Any views expressed in this article are those of the author and not of Thomson Reuters Foundation.
Typhoon Krosa struck the Philippines at about 18:00 GMT on 31 October. Data supplied by the US Navy and Air Force Joint Typhoon Warning Center suggest that the point of landfall was near 18.6 N, 120.3 E. Krosa brought 1-minute maximum sustained winds to the region of around 148 km/h (92 mph). Wind gusts in the area may have been considerably higher.
According to the Saffir-Simpson damage scale the potential property damage and flooding from a storm of Krosa's strength (category 1) at landfall includes: Storm surge generally 1.2-1.5 metres (4-5 feet) above normal. No real damage to building structures. Damage primarily to unanchored mobile homes, shrubbery, and trees. Some damage to poorly constructed signs. Some coastal road flooding and minor pier damage. There is also the potential for flooding further inland due to heavy rain.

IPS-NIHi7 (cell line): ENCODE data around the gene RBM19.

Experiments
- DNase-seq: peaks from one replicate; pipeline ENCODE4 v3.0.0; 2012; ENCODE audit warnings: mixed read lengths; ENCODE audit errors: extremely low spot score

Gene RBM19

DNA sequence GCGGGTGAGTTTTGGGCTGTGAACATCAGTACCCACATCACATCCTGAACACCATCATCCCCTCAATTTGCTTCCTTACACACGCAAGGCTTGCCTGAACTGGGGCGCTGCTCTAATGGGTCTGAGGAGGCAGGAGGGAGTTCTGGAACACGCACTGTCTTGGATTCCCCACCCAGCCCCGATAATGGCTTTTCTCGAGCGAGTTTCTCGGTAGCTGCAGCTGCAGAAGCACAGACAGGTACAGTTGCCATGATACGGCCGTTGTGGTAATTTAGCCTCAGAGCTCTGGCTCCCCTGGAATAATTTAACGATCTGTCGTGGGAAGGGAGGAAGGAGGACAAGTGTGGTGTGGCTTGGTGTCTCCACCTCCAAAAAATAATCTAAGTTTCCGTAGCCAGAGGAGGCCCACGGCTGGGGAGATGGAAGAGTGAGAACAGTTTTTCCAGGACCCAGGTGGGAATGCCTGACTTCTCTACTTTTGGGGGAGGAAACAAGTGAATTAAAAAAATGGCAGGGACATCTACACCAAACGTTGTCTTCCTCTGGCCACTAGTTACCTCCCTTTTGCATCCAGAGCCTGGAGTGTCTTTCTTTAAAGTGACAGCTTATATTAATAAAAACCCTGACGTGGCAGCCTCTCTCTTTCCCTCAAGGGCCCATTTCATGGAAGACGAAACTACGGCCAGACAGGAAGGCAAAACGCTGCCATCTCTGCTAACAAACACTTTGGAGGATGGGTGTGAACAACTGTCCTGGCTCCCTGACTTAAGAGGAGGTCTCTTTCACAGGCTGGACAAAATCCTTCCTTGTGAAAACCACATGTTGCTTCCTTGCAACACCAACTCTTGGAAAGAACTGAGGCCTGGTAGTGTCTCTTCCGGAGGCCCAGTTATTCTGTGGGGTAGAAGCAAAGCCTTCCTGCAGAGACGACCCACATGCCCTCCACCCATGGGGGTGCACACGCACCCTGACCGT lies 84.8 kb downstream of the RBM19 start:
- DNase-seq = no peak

The information above is provided for guidance only and should not be used to make life or death decisions or decisions relating to property. Anyone in the region who is concerned for their personal safety or property should contact their official national weather agency or warning centre for advice.
This alert is provided by Tropical Storm Risk (TSR) which is sponsored by Crawford&Company and University College London (UCL).